Wealth Enhancement Column: A guide to retirement savings in your 50s
For many of us, retirement becomes a very real thing as we enter our 50s. Whether that means you're planning to leave the working world in five years or 15 years, this is a time when we really start to think about what our retirements will look l...
For many of us, retirement becomes a very real thing as we enter our 50s.
Whether that means you're planning to leave the working world in five years or 15 years, this is a time when we really start to think about what our retirements will look like and how much we'll need to save to get there.
How many of you who are reading this and are comfortable with the amount of money sitting in your retirement savings accounts? We hope that all of you are, but if anyone out there is concerned about how much time you have left to save for your golden years, we have a few tips to help you catch up.
Take Advantage of Higher Contribution Limits
When you hit the big 5-0, catch-up contributions allow you to save an additional amount in your 401(k), IRA, Roth IRA and other investment accounts to literally help you catch up on your retirement savings. For 2018, anyone over the age of 50 can contribute an extra $1,000 to their IRA or Roth IRA and an additional $6,000 to a 401(k) or 403b.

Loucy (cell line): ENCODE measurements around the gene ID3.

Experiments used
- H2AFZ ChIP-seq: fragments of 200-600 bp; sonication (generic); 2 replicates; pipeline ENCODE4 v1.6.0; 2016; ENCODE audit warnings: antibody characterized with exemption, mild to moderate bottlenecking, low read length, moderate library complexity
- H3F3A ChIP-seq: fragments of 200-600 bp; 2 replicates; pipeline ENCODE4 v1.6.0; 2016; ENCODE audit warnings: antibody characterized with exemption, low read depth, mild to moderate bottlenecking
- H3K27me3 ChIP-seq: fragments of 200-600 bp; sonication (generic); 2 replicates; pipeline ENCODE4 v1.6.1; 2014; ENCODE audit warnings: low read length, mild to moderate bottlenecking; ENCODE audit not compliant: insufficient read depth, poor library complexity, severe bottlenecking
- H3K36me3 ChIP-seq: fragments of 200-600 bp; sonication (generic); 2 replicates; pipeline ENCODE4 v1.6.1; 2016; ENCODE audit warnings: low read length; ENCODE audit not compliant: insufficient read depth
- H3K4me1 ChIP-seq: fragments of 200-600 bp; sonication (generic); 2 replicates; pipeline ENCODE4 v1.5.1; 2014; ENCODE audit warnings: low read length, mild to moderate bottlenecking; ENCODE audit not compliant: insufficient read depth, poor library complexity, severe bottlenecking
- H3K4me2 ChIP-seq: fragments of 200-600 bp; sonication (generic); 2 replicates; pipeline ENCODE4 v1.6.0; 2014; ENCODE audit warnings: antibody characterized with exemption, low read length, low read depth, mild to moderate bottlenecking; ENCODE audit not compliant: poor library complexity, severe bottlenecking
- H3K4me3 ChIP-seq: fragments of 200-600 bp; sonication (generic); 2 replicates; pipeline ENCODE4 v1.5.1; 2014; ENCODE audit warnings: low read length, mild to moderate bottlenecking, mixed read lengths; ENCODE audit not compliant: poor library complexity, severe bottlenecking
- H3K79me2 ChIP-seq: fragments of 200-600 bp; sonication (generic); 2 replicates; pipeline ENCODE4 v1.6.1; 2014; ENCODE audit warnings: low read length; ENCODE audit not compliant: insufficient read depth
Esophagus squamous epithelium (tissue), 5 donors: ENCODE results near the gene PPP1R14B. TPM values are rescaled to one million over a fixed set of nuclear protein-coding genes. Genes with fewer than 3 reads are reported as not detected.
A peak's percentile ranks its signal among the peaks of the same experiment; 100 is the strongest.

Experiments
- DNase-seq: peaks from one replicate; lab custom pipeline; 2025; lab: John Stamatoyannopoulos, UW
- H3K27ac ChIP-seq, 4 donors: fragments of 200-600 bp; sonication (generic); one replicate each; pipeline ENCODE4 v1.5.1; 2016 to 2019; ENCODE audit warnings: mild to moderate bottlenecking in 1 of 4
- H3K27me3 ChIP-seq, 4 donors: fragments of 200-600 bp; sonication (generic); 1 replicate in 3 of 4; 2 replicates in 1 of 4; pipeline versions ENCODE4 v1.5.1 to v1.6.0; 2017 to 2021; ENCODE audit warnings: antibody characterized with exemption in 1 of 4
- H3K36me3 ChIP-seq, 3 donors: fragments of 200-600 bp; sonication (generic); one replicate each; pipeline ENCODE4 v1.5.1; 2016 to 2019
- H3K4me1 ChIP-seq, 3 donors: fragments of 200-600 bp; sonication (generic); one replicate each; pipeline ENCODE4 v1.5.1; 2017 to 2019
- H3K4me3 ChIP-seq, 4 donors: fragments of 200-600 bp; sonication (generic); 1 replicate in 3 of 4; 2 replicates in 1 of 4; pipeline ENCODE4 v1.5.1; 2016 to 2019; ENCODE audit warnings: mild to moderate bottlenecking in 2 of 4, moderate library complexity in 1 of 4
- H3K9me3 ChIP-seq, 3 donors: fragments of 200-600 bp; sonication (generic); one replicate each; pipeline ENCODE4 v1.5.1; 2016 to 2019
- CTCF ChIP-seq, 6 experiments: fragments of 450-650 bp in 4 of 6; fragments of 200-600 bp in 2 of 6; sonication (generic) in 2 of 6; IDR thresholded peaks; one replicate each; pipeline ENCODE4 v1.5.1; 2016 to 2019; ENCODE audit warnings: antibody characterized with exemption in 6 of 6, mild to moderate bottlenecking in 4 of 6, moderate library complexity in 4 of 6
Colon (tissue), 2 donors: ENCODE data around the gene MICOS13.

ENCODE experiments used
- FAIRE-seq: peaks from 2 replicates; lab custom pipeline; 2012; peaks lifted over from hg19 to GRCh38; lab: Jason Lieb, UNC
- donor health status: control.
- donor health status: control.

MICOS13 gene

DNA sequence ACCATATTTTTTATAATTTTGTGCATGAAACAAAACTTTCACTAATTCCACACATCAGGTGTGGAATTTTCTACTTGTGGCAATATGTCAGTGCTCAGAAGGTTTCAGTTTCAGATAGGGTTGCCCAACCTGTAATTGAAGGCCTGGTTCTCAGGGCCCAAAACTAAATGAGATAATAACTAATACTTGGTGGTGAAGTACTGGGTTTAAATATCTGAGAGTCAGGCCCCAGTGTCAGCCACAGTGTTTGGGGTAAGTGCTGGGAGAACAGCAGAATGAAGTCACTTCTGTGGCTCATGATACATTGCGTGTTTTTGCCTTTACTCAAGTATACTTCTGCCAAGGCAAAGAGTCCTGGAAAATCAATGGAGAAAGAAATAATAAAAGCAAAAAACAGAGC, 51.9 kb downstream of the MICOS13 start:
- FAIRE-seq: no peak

We recommend that you contribute as much as you can if you are concerned about having enough put away from retirement.
Stash Away Any Bonus Income
If you earn bonuses, get a raise or receive an inheritance, do your best not spend it. As much as you may want to spend the newfound income on a nice vacation or new car, that money can be put to much better use as an investment that can earn you a return to live off in retirement.
This is one of the more pain-free ways to catch-up on retirement savings as it doesn't take away from your regular income, but still allows you to get ahead for retirement.
Stay On Top of Your Investment Fees
All investments come with a cost, but if you're paying too much in fees without getting any added value it may be time to look at a new strategy. Consider working with an investment manager who also has access to other services for that similar fee, such as tax specialists, financial planners and estate planning experts. Investment managers with offerings like these can help you save in other places, making those fees earn you more than just your investment returns.
Start With a Part-Time Retirement
If you do all of these things and still are coming up short, you may want to follow a more recent trend for many retirees by easing into retirement by working part time. While retirement is something many of us look forward to, it can be harder to leave our jobs than we first realize. By transitioning through moving from a full-time to a part-time job, you can keep continue to save, while still enjoying some well-earned time off. Then, when your retirement savings account is better stocked, you can feel more confident as a full-time retiree.
If you need help with saving for retirement later in life, talk to an adviser about ways to help bolster your savings so you can have the retirement you deserve.
The opinions voiced in this material are for general information only and are not intended to provide specific advice or recommendations for any individual.